With the vehicle stripped down the frame and a reasonable idea of its vintage, I took to work getting it down to bare metal so it could have a proper prime/paint job. the first things I noticed were two notches that someone had cut in it. One was just behind the right outrigger on the inside of the frame, and the other was forward of the transmission mount on the left side, including the left-front transmission bolting area.
The first notch will be left as is. The second notch will get retrofitted to be as close to original as possible. I don’t understand why anyone would think it was a good idea to cut out one of the transmission mounting bolt areas. That makes no sense. I will have to clean up that cut, fit a new piece of metal, and borrow a welder to weld it back in place.
Other than that issue, the frame looks good. I could find no rust other than minor surface rust. Much of the black paint job was done apparently without primer, so the twisted wire attachment on the angle grinder made short work of it. That made me glad I was going to the effort of redoing the paint, as no one could expect such a paint job to last.
On the front third of the frame under the black paint, I discovered what appeared to be original green paint of the same shade as the chassis. No one will ever know for certain, but it makes me think the chassis and frame are a match from the factory. If that’s the case, I feel even better about going with this car for a restoration project. The green paint and primer underneath did not go easily, and was clearly a better job than whoever had shot the black paint some years later.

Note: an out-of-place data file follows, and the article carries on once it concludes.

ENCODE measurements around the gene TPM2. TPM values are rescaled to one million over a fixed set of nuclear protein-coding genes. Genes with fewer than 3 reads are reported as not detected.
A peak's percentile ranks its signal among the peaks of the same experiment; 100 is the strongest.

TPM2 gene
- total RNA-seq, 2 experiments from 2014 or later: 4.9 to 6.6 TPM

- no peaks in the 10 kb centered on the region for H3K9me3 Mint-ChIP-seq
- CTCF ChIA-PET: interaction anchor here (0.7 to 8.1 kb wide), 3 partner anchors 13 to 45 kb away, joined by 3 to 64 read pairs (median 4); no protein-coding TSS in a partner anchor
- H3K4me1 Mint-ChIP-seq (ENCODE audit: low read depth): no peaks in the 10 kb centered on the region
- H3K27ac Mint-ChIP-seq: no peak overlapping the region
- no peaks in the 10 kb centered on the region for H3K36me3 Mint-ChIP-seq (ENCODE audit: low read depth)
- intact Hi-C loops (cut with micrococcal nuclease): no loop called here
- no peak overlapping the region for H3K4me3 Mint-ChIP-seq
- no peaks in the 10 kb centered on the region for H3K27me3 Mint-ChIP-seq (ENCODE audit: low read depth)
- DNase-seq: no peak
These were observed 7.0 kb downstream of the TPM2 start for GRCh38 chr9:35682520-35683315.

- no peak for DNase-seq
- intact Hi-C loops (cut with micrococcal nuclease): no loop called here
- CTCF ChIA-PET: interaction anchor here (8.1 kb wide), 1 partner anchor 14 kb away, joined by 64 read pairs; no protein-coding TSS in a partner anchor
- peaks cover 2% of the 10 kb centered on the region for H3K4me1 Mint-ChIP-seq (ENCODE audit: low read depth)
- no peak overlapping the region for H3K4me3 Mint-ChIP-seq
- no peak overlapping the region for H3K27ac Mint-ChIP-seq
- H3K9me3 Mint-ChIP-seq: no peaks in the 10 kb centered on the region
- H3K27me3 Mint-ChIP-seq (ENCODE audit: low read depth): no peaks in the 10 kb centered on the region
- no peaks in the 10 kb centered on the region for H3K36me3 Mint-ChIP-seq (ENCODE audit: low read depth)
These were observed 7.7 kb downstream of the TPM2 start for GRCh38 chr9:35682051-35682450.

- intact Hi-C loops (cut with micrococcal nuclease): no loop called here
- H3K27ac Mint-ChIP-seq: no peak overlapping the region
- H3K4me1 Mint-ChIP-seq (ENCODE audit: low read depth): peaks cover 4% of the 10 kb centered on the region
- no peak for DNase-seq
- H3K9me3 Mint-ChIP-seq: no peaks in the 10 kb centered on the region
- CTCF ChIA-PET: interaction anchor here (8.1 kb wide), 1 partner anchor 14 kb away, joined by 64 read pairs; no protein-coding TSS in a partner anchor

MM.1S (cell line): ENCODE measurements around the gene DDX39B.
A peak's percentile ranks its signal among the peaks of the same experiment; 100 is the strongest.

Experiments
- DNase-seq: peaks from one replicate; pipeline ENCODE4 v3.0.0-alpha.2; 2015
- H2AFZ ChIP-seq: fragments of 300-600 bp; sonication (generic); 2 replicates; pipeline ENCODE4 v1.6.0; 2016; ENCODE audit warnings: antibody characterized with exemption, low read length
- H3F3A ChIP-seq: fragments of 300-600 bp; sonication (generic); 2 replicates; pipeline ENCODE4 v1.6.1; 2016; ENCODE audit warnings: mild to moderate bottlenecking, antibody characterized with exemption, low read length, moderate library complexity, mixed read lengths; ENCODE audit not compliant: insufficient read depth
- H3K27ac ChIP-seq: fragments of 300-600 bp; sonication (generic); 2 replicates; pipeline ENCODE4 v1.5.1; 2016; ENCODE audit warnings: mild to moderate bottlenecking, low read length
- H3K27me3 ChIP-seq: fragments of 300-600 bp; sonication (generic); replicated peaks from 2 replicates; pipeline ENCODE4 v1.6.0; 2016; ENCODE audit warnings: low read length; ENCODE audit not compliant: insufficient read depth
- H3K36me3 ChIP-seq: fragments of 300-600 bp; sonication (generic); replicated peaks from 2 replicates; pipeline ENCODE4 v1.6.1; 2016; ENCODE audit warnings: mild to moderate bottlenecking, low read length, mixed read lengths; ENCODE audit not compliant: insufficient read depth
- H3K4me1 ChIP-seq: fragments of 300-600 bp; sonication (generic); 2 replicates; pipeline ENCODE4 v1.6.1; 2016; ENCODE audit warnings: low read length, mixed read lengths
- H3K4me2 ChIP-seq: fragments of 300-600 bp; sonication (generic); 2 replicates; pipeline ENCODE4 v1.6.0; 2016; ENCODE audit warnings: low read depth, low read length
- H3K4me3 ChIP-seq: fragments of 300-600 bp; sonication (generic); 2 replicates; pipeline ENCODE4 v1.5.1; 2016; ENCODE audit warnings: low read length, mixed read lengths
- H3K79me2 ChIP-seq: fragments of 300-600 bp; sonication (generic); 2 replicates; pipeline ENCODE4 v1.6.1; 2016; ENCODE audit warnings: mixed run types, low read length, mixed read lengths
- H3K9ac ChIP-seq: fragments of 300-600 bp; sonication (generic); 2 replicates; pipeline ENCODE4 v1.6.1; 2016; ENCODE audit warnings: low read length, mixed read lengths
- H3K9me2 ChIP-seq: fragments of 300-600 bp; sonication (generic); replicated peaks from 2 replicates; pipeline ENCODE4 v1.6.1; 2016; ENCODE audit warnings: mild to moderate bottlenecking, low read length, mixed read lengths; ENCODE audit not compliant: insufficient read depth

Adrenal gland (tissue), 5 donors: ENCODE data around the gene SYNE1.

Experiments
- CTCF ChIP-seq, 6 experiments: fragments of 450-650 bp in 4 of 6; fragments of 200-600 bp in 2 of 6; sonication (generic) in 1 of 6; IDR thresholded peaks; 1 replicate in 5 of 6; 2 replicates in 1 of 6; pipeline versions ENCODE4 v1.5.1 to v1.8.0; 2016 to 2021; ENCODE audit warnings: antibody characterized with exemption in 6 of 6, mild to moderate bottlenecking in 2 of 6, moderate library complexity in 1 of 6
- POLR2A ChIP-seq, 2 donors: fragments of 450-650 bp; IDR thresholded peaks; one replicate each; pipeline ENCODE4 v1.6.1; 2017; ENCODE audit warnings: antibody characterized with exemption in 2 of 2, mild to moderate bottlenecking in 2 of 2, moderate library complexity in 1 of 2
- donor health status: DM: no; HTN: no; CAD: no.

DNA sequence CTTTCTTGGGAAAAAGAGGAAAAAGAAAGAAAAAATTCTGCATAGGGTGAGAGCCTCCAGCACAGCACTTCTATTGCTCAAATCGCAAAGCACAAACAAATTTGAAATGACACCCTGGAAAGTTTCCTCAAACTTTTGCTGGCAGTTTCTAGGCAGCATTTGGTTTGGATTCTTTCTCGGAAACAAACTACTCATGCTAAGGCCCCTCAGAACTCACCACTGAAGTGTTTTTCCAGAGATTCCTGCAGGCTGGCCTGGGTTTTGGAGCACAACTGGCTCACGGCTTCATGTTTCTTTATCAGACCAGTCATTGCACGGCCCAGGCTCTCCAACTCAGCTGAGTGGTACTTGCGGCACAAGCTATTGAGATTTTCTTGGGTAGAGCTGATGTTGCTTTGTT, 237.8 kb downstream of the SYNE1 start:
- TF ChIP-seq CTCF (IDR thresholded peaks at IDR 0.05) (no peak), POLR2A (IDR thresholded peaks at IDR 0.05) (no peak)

Standing over the frame for a few hours running an angle grinder, I got a very good idea of all the nooks and crannies in this frame, and I’m wondering if a full paint removal is realistic with just an angle grinder, or if a media blaster or other method will be needed to get in those tight corners. Especially toward the front of the frame there is obvious surface rust in some of the areas an angle grinder will not easily reach, so I’m going to have to do something to get that rust off the frame before priming and painting.
After about two hours of running the twisted wire attachment I got through most of the top surfaces of the frame. I flipped the frame over to give it a good look and did not see any welded ID plate, so that may have gotten removed at some point. An observer at http://www.triumphexperience.com thought the outriggers did not look to be factory, but they had the same green paint and primer underneath, so I think they may indeed be a factory piece.
Tomorrow I have to diagnose a refrigerant leak in one of our cars but hope to spend a couple more hours with the angle grinder to continue working on the old/bad paint. I think it will probably take about 10 hours of grinding to get the frame to a point that it’s ready for final prep. Even though most people will never see this finished work under the car and it will probably never be driven in rain or snow (to cause rust), I will know that this frame is set for another 50 years.